In a culture as beautifully diverse as ours, following the path of folk as an item of sound is an intriguing affair. Folk rock was an interesting genre whose identity spawned with the fusing of simple rock n roll rhythms and western folk music or concepts such as Bob Dylan or the Beat generation. Poetry, recitals and whimsical musings were clashed together with the simple harshness of rock music to for a genre that not only displayed an array of literature, but also put it in a format accessible to the younger crowd. With a drive towards literature and the play of languages, folk rock spun out from its narrower sister genre of hard rock, and started to embrace the values of language and culture too!
Indian folk rock varies in style, language and influence and although most people think that there are only a handful of national folk rock bands, there are actually many as the definition of the genre is very different here than it would have been in America in the 60s.
There is a new kind folk rock that uses just the singer-songwriter modus operandi. Deep seated lyrics and verbally relevant time meters, coupled with a crooning guitar have culminated in a style of India folk that is, in essence, similar to the roots of international folk rock. Vedant Bharadwaj, an already well known name in indie circles, has played almost exclusively solo. Remaking some simple Kabir Dohas with a rhythm guitar backing, his album was very well received too. He is now gaining mainstream recognition and has played the NH7 Weekender and Storm Festival in Coorg too. Bharadwaj takes the effort of explaining the history and meaning behind each song in his folk database, which is a great touch. Check him out at the Fireflies festival in Bangalore.
A much more recent addition to this sub-category would be the young Rounak Maiti. At the age of 17, he had already composed a range of folk songs, sung in English, but hard hitting nonetheless in its melodic simplicity and in the intricacy of language. Now studying in California, he’s a good young act to watch out for in the years to come.
Then there are the acts who sing about violence, political struggle, humanity and key underlying motifs. This kind of folk rock is probably the most popular in India, ever since giants Indian Ocean released their version of Ma Rewa, an anti-establishment song focused on abolishing the dams around the Narmada. The band has not looked back since then, and more than 20 years down the line, still sing about the socially relevant and environmentally important things going on. Usage of local instruments in to the mix further adds folksy value. Following in their wake, The Raghu Dixit Project and Swarathma, both from Karnataka, and both sing mainly in Kannada and Hindi, with bits of English thrown in. With lyrics capturing the depressive state of the common man due to politics, the folksy elements are brought out mainly by the lyrics, as these modern acts have a solidly based rock sound. To top it off, Swarathma brings out interesting props and backgrounds to further emphasise their song meanings.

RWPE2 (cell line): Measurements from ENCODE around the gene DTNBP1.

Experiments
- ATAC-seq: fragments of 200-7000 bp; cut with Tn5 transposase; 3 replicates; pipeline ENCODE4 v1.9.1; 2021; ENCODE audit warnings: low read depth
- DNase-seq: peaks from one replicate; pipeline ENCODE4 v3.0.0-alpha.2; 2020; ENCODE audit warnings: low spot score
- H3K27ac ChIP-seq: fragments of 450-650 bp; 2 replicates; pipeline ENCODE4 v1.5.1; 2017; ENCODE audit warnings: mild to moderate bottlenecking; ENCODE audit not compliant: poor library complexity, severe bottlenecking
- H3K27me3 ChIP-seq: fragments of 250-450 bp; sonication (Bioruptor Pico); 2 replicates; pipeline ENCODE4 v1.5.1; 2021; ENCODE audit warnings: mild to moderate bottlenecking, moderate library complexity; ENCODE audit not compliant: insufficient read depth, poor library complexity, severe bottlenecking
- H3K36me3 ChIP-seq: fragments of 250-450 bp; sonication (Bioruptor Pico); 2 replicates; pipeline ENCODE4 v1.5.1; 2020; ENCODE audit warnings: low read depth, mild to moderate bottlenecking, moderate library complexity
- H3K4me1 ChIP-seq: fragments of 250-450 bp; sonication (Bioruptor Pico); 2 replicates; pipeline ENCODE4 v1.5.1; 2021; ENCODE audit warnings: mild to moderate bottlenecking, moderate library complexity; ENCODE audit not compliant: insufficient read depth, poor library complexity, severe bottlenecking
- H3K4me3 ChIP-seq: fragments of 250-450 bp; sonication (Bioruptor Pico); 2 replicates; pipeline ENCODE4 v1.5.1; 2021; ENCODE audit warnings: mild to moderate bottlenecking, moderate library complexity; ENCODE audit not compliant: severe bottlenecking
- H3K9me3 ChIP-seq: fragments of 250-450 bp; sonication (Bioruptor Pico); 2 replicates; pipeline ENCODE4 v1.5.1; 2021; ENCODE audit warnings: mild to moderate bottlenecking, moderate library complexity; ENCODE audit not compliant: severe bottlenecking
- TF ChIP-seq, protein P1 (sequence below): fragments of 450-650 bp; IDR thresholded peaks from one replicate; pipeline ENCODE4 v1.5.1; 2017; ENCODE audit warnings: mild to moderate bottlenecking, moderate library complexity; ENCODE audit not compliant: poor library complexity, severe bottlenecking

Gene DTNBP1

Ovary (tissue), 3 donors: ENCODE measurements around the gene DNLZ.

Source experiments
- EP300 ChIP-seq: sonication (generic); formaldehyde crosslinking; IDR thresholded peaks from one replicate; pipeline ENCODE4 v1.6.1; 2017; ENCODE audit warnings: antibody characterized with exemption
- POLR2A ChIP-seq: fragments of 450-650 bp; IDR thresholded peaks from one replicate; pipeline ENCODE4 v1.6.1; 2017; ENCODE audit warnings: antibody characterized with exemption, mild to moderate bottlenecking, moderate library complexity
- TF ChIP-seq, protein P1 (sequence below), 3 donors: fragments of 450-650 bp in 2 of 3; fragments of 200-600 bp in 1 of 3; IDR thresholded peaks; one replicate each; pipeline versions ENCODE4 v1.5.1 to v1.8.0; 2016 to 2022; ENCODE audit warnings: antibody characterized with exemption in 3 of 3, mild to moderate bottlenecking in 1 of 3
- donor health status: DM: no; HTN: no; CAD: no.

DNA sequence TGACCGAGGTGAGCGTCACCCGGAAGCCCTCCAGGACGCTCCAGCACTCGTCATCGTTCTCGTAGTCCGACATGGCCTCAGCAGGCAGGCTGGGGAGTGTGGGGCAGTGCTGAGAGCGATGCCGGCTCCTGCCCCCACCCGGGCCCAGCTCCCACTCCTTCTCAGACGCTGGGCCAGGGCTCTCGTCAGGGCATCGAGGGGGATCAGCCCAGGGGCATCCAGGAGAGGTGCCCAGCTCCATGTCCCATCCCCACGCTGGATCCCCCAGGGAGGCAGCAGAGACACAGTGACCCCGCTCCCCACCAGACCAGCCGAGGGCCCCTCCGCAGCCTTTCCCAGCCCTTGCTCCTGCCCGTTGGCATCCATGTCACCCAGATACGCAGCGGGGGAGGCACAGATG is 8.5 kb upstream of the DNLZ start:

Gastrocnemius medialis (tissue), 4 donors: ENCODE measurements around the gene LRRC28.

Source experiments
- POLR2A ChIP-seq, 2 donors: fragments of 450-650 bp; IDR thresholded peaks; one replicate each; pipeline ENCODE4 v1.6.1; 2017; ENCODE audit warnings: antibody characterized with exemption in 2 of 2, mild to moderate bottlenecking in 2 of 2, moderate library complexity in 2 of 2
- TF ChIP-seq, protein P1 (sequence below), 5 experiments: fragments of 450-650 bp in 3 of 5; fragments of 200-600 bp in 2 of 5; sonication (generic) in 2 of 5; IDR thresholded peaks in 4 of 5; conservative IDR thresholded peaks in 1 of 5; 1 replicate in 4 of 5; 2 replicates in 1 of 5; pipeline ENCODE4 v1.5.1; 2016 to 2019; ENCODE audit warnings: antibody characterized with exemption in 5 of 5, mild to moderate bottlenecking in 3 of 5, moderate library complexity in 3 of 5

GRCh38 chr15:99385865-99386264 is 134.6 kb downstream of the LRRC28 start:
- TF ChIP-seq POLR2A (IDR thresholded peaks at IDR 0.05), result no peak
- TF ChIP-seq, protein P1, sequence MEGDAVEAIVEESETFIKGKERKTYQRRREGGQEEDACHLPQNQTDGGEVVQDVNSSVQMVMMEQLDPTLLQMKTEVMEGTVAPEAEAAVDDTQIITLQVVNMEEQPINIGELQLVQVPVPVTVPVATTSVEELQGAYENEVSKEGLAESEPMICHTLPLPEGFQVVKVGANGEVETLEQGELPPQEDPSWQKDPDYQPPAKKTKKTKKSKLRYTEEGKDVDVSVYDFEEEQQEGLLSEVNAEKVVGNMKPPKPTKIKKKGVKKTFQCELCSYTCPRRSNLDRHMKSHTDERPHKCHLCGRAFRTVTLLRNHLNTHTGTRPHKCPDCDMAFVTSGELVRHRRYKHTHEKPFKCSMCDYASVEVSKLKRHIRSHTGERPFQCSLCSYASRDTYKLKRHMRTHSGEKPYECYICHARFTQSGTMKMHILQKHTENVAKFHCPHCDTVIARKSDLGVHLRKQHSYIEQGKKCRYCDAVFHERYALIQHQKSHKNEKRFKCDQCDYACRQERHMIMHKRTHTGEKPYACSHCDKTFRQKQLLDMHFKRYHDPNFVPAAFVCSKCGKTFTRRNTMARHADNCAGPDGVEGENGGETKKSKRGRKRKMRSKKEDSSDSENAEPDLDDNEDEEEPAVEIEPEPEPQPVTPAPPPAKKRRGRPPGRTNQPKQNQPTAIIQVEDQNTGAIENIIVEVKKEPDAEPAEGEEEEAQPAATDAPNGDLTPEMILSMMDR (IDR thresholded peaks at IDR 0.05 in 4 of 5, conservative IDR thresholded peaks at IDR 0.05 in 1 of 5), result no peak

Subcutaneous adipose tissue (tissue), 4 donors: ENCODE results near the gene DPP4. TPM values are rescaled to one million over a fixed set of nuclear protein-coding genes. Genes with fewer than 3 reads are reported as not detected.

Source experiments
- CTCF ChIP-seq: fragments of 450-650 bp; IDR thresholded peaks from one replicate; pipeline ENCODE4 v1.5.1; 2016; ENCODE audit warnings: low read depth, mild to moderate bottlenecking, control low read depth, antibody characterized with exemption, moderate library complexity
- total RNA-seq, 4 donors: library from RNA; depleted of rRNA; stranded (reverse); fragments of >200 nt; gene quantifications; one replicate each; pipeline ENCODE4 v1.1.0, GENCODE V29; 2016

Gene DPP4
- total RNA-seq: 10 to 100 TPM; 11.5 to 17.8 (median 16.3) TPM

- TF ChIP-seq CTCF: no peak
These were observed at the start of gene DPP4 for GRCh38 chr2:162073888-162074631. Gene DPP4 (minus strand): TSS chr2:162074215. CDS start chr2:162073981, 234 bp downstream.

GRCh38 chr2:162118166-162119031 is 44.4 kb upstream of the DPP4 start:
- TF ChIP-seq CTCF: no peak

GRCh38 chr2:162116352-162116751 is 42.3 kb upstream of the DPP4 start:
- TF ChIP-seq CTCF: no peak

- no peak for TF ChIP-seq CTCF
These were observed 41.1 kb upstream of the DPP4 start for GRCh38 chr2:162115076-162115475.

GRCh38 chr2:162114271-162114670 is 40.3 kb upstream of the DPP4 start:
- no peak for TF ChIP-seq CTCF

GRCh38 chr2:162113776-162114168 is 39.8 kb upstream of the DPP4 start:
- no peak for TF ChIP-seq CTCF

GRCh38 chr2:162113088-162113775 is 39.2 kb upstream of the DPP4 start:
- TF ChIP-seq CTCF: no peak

Avial incorporated folk Malayalam instead of normal tongue for their incredibly popular 2008 self-titled debut. The album, which has the hard rock clarity of any international act, is sung entirely in folk Malayalam, and contains key samples inputted by the DJ, but aside from that, has all the makings of a hard rock song. Guitarist Rex Vijayan also incorporates local melodies into the sound in a beautiful fusion like in the song ‘Chekele’. This particular style and dynamic is essentially different from Swarathma’s, but is ultimately just another type of folk rock.
Metal acts that have come up over the past decade have also tried to ape this kind of folk motif, but only with limited success. Most dark metal that tries to do this converges only on a handful of ragas or melodies that can be adapted into a metal format, but the band Rudra, who are actually from Singapore, have probably gone the furthest in terms of folk experimentation. With key Sanskrit and Vedic motifs and some screeching guitars, a new sort of ‘folk rock’ was carved out, added to the many different subcategories already existing. A really interesting example of folk metal is the new band The Down Troddence. Putting out ideas for the last few years, an album mastered by SkyHarbor brainchild Keshav Dhar is in the works and should be out soon. Using samples and other elements to reminisce the folk vibe, the song structures and compositions also reflect this mentality extremely well, so keep your ears open for their album release. Check out the official video for Shiva, The Down Troddence’s first single.
Finally, getting to the most commercial side of folk rock, the band Kailasa, led by Kailas Kher, is probably the topmost grossing and still most widely listened to form of Indian folk rock. With three albums out, their subtle blend of Sufi and soft rock is unique and they have ridden this wagon into indie folk rock heaven. With more music slated to release soon, the trio are set to push the boundaries of the genre further still.
Check them out at Coke Studio.
Thus, any Indian culturally viable experiences of any sort, when incorporated into sound, may be considered to have this folk aspect. This is regardless of their sound dynamic, language or genre and different artists have shown their own unique ways with which they have adapted folk elements to complement their music! Do bands play their original music with deeper lyrical motifs, some play melodies that can only be grouped with cultural folk, some sing in old, forgotten folk tongues and some even further have merely created their own niche of sound. So let us hope that the broadening of folk rock will continue.